Everybody loves tightening up their physique, building a little more muscle in the right places and increasing their strength. But accomplishing these kinds of goals can be a real challenge when you don’t have access to a gym filled with strength equipment and free weights.
If you’ve ever struggled to achieve size and strength gains working out at home, then you’ve come to the right place. In this home gym startup guide, I’m going to go over the six main types of weight lifting equipment that can help you safely pack on muscle while adding strength, all in the comfort and privacy of your own home.
1. Power Racks
In my opinion, the power rack is the king of strength training equipment. If you are serious about putting on size and building athletic power, buying a power rack should be #1 on your priority list.
I recommend power racks for two main reasons:
- 1Increased Safety
- 2Maximum Poundage
When used properly, power racks allow you to get under a bar with hundreds of pounds and squat, bench and military press with or without a spotter without fear of being crushed on a failed rep. Those lower safety pins have saved my ass on many occasions, and there are thousands of bodybuilders, powerlifters and other athletes who could tell you the exact same thing.
A solid steel cage anchored to the floor and walls -- combined with Olympic weights and an adjustable bench -- can pack a lot of muscle onto your frame in the shortest time possible while taking your strength gains through the roof. They don’t call them “power” racks for nothing.
All-in-One Home Gyms
As good as power racks are, they do have their limitations. You can pack on a lot of muscle with them and make crazy strength gains, but you won’t have the versatility to fully isolate every muscle.
Also, if you’re a beginner to lifting weights, using free weights can be challenging to learn on your own. This is where a multi-station or all-in-one home gym setup comes in.
There are several different types of these machines that use weight plates, pneumatic pistons, cables and even your own bodyweight for resistance. You’ve probably seen Bowflex, Nautilus and Total Gym equipment on TV, in the gym or online.
Those are all good machines to have, but my favorite is the good, old-fashioned multi-station that uses cables and pulleys to lift stacks of metal weight plates. With a machine like this, you can perform flyes, laterals, curls, pressdowns, shrugs, pulldowns, rows, leg extensions, leg curls, calf raises and probably several others that I forgot to mention.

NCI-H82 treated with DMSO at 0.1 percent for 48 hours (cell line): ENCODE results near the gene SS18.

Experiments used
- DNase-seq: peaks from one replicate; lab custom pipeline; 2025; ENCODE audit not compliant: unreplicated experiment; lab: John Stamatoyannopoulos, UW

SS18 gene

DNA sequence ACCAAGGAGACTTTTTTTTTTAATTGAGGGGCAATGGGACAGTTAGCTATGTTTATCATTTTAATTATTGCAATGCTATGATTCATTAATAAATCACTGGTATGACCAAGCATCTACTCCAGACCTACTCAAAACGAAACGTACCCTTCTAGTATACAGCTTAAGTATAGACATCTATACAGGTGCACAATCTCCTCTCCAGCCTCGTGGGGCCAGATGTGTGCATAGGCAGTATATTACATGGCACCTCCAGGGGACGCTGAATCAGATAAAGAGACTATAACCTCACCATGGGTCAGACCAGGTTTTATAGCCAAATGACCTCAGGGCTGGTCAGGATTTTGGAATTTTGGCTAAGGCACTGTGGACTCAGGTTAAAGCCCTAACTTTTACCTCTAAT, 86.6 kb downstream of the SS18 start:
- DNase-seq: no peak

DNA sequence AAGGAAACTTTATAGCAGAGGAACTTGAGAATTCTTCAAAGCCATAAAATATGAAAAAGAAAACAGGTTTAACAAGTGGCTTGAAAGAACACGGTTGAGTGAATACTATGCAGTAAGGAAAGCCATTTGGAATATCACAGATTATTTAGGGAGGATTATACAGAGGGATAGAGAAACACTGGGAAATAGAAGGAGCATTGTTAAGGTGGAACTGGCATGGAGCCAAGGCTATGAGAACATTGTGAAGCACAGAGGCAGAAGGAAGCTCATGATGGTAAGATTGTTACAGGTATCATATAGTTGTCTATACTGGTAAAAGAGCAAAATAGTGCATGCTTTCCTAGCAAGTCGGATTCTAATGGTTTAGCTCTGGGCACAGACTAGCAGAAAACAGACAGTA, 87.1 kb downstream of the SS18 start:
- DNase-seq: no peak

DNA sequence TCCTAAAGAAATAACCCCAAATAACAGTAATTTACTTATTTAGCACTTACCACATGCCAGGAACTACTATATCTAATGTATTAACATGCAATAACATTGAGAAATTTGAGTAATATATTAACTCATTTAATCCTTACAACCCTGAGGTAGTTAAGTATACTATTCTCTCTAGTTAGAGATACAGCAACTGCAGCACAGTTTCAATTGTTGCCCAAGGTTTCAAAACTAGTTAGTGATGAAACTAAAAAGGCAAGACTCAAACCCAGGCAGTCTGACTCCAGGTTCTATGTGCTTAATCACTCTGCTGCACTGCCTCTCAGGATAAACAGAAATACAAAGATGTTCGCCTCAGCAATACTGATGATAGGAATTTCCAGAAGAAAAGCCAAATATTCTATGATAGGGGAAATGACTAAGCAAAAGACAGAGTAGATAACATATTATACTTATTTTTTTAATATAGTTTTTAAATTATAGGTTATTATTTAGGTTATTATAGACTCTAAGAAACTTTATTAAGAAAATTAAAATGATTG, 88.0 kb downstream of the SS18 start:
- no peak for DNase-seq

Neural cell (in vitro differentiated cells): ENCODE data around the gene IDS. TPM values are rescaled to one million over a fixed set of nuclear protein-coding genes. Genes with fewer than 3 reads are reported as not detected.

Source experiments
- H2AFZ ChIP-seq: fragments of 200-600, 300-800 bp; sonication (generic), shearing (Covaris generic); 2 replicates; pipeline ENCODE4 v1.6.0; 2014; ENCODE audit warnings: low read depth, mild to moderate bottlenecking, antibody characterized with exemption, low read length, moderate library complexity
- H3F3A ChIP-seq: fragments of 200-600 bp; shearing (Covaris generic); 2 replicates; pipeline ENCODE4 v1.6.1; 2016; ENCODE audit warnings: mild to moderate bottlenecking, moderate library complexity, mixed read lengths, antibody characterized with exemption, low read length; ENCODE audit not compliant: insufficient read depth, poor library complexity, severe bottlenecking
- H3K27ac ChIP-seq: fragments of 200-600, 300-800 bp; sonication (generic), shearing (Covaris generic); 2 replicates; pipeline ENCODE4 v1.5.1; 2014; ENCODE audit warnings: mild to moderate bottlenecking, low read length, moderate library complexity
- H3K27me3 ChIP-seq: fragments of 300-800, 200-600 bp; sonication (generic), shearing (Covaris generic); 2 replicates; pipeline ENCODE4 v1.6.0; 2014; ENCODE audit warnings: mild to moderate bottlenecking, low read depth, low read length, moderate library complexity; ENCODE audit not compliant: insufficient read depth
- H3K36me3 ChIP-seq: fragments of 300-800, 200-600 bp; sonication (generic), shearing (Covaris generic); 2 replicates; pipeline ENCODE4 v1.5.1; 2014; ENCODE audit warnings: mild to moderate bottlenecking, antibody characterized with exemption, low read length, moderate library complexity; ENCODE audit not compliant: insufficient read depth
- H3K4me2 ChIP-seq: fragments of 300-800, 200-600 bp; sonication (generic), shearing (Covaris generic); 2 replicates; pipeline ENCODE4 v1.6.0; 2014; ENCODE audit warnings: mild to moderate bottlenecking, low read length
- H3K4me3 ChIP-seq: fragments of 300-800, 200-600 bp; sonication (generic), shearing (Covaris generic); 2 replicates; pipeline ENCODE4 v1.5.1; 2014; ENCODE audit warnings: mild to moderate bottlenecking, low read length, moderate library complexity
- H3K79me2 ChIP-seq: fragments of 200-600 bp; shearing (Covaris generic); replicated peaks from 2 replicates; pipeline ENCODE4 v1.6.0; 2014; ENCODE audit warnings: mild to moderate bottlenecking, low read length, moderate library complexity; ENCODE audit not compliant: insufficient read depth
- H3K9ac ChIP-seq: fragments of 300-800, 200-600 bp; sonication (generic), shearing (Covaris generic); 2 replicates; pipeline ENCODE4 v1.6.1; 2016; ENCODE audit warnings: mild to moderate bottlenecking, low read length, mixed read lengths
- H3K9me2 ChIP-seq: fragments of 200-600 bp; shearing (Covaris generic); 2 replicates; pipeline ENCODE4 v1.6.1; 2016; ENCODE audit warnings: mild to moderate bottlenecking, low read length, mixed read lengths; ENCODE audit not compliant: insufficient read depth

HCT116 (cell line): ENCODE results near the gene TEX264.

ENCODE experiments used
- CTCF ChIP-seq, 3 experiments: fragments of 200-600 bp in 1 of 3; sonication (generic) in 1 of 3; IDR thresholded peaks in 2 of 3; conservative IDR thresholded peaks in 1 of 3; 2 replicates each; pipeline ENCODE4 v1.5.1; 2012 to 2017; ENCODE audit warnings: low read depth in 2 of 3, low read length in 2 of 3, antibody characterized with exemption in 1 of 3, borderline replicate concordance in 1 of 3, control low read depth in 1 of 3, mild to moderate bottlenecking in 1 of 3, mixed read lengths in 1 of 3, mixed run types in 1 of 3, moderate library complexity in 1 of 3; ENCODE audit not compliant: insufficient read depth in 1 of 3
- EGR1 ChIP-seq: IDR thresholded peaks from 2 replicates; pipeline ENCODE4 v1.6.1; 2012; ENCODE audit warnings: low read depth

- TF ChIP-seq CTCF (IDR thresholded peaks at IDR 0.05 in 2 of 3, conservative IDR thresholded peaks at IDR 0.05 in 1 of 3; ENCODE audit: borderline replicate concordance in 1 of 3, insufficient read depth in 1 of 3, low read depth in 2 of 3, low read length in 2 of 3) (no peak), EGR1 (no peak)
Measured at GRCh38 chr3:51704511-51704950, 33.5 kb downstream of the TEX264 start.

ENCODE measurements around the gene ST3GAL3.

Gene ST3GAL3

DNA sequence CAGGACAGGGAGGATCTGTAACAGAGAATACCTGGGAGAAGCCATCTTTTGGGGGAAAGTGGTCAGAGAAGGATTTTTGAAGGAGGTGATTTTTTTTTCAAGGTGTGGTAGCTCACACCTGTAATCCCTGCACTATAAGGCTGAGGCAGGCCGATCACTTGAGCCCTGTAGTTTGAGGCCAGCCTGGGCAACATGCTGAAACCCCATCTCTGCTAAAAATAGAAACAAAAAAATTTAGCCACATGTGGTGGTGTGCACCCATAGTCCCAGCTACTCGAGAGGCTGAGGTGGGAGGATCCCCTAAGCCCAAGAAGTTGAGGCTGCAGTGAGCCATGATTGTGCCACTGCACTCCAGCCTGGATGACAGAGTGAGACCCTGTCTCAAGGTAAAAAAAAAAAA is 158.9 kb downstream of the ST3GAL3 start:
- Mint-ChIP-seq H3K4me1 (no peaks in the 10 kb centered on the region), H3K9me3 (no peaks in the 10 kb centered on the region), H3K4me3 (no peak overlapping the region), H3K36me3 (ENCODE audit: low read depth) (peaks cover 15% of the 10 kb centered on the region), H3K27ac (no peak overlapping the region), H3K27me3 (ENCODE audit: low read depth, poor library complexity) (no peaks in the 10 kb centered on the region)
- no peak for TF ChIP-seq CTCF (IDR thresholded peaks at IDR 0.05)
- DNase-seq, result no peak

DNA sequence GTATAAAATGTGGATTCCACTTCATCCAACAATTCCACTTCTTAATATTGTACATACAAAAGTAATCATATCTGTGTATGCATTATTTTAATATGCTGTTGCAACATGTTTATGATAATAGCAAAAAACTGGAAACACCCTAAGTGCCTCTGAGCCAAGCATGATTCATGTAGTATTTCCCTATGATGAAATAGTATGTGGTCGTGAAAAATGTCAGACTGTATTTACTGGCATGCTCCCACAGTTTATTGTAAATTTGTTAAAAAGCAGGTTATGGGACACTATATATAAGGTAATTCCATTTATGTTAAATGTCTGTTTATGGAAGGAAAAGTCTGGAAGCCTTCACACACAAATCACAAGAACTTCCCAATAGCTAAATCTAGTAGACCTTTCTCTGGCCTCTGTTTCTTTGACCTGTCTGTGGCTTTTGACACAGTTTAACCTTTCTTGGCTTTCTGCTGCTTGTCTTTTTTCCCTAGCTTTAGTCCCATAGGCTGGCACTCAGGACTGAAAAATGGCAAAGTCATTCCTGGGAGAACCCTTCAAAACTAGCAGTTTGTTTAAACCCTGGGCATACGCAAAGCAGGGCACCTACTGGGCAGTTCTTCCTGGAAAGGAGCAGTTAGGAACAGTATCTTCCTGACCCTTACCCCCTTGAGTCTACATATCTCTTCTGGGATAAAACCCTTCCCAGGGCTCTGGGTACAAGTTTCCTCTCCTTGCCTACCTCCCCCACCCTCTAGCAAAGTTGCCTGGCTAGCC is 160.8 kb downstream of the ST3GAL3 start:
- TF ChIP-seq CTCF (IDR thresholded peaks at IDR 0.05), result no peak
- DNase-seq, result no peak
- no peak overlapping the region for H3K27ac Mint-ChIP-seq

Some of them also have a built-in bench and leg-press, letting you hit every muscle group from head to toe with a pretty good amount of weight. Throw in a variety of handles and you have tons of options to choose from, using both hands at once or working each side in isolation.
If you want a good overall workout for health, mobility and general fitness, an all-in-one home gym is a really good choice.
I have to be honest with you here: I have mixed feelings about ab machines. I’ve seen a lot of gimmicky products hyped up online and in infomercials over the years, and I think most of them are a waste of money.
They’ve got ab rollers and ab chair things and rubber band crap. I mean, if you’ve tried these things and enjoy using them, then by all means -- go for it!
There are many different paths to a lean, muscular body. You don’t have to do it my way.
I’m just trying to keep you from wasting money. If the thing looks like it’s cheaply-constructed and made entirely of plastic, then I’d steer away from that.
You should also check online reviews on Amazon or wherever before ordering one of those gadgets. Look for products with lots of reviews overall and tons of 4-star and 5-star reviews.
But the main reason I’m not a huge fan of ab gadgets is that you can usually get the job done with other equipment that you already have.
If you have a multi-station, you can do cable crunches toward the floor with an overhead cable. With a pull-up bar, you can get an insane hanging ab workout that hits your entire core with or without extra weight added.
You see what I mean?
You might not even need to buy an ab machine, if you already have other equipment that will do the job. In a home gym, space is limited, so you want to be as efficient as possible with your equipment choices.
A pull-up bar can be a nice addition to your home gym. You’re a little bit limited with it, but you can still get a lot of bang for your buck. Many teenagers start their home workout routines with nothing but a pull-up bar wedged in the doorway of their bedrooms -- and that’s a perfectly good start.